But players do score hat-tricks, and fairly regularly. Even those who don't find the net on a regular basis sometimes find themselves netting three times in a single match—Ray Parlour, Steve Nicol, Gordon Strachan and the, er, less-than-mercurial Kevin Lisbie all netted trebles in their careers—but there is one step further to go to net the "perfect hat-trick."
One with the right foot, one with the left foot and one with the head.
Peter Crouch netted one such treble in a Premier League fixture against Arsenal while at Liverpool, while the lesser-heralded Jordan Rhodes and Danny Butterfield also achieved the feat.
This is absolutely one of those times when the saying "If you're gonna do it wrong, do it right" applies.
The "Panenka" penalty stems from Antonin Panenka, a former footballer who won the 1976 European Championships with Czechoslovakia.
Not only did he win it, but he scored the winning penalty in the shoot-out, chipping the ball delicately down the middle of the goal as the goalkeeper dived the wrong way.
Some amount of nerve is needed to take one, but so is anticipation, technique and an ability to fool the 'keeper in front of you. See Andrea Pirlo vs. England in Euro 2012, for example.
Doing it the way of Maicosuel, in a Champions League qualifier penalty shoot-out for Udinese against Braga last month, is not the way to go.
His side lost, by the way, and that was the only penalty missed.
Let us leave the tricks and flicks for a moment and focus on some of the more unheralded aspects of the game, which nonetheless are hugely difficult to execute, potentially match-altering if they are gotten right (or wrong) and which require magnificent technique, anticipation and execution.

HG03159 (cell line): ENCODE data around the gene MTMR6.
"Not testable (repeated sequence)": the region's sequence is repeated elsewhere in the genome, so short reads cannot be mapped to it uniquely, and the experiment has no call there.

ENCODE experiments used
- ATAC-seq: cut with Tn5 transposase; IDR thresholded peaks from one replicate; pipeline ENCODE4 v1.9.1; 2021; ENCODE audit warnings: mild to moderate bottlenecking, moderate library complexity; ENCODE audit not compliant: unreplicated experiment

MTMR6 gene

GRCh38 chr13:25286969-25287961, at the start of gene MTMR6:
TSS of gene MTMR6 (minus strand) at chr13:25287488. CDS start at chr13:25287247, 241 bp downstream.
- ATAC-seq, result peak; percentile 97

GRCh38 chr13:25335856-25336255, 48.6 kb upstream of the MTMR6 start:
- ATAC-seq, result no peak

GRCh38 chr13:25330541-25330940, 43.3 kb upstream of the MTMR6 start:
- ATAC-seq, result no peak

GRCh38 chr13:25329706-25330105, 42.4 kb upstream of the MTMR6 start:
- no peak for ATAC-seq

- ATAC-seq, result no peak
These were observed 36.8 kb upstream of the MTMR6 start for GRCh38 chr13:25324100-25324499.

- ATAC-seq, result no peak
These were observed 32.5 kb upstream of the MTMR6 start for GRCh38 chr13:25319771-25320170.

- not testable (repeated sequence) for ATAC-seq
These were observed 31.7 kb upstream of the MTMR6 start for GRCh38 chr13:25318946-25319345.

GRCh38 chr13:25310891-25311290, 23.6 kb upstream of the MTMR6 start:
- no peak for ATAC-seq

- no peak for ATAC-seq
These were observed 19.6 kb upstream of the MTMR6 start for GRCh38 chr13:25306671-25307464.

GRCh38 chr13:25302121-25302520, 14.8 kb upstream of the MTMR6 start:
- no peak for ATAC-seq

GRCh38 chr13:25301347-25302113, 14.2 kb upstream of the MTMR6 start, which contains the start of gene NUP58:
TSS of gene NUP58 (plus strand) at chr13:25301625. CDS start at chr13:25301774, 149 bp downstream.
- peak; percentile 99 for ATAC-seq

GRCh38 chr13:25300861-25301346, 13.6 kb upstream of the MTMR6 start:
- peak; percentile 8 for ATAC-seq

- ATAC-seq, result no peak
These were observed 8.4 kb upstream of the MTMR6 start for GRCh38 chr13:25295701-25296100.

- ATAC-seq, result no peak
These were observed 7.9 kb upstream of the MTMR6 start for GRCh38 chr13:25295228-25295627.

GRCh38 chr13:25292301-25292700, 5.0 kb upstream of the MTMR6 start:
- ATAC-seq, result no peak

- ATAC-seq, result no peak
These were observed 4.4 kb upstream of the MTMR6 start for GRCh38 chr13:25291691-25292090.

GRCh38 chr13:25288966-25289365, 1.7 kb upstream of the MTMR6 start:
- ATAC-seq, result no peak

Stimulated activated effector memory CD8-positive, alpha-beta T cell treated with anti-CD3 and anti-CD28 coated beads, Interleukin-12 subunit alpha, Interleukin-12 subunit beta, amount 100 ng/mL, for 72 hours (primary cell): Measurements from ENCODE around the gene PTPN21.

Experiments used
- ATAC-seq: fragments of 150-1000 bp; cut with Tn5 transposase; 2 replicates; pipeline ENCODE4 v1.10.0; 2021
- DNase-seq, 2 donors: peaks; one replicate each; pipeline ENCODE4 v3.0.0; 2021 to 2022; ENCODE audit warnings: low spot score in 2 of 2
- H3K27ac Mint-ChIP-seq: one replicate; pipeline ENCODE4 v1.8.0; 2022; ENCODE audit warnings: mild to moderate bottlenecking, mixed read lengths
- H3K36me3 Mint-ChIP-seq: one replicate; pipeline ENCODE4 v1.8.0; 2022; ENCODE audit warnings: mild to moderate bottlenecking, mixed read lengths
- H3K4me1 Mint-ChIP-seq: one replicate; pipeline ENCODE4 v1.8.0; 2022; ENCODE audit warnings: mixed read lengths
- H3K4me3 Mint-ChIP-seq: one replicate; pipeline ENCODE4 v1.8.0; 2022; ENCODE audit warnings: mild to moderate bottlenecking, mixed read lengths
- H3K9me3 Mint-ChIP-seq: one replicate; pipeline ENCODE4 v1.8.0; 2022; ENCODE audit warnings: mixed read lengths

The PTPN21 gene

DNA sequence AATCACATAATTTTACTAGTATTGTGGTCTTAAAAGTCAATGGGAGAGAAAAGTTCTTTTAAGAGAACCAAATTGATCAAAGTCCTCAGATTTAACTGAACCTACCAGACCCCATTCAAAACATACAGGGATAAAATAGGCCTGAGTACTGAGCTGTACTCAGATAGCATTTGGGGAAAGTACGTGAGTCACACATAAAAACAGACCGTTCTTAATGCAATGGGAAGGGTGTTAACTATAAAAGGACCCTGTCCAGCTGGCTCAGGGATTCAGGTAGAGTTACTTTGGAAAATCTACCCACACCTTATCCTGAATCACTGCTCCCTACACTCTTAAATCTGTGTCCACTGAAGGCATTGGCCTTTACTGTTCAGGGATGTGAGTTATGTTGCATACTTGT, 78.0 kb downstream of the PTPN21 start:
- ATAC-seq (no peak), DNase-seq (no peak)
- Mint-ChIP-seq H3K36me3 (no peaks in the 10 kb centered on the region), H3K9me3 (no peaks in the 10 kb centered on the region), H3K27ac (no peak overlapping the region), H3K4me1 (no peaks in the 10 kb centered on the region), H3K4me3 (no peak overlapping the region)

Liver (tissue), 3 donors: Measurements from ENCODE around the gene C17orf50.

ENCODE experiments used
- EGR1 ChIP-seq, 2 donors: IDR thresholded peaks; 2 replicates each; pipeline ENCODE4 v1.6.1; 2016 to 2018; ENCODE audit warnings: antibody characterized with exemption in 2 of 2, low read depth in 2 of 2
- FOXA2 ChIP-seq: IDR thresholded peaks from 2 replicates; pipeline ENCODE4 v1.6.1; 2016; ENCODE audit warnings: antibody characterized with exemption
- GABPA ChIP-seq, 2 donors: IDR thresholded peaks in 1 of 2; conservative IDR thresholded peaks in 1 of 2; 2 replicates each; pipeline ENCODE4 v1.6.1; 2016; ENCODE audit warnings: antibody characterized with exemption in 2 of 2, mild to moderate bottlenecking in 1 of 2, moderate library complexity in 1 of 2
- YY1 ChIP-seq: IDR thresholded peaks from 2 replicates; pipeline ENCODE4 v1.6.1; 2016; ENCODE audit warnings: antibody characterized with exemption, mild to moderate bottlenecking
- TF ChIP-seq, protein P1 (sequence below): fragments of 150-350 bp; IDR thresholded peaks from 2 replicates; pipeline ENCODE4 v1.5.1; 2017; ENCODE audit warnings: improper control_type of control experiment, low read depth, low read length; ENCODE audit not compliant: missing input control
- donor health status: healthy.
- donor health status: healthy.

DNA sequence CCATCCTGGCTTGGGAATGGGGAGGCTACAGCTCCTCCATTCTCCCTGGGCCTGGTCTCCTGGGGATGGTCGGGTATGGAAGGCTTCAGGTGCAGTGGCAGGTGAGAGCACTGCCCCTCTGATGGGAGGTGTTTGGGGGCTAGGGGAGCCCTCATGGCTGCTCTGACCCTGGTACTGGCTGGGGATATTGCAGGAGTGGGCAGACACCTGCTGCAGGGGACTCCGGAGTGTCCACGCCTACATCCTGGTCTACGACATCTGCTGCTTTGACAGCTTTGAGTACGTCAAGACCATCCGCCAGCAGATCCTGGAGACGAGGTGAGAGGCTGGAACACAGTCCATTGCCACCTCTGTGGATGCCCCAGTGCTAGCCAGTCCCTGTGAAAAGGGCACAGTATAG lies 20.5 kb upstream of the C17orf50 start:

The last-ditch sliding tackle certainly comes into those categories; frequently occurring when the defender is the last man between the ball and an almost-certain goal.
Get it wrong, a red card and possible penalty occur. Get it right, you're the hero of the team. For the minute.
One of the most spectacular and technique-reliant feats to achieve on the football pitch is to cleanly and perfectly connect with a dropping ball, first time on the volley.
Paul Scholes is a long time exponent of the skill, as is showcased here against Aston Villa, but there have been plenty of other wondrous goals scored in a similar manner.
Some players just ooze class and control.
On occasions it can seem like the ball is glued to their feet, such is their deftness of touch and ability to keep in close contact with it.
For teams looking to up the tempo, play a fast-attacking game or keep a single flowing move going, a good first touch is of paramount importance.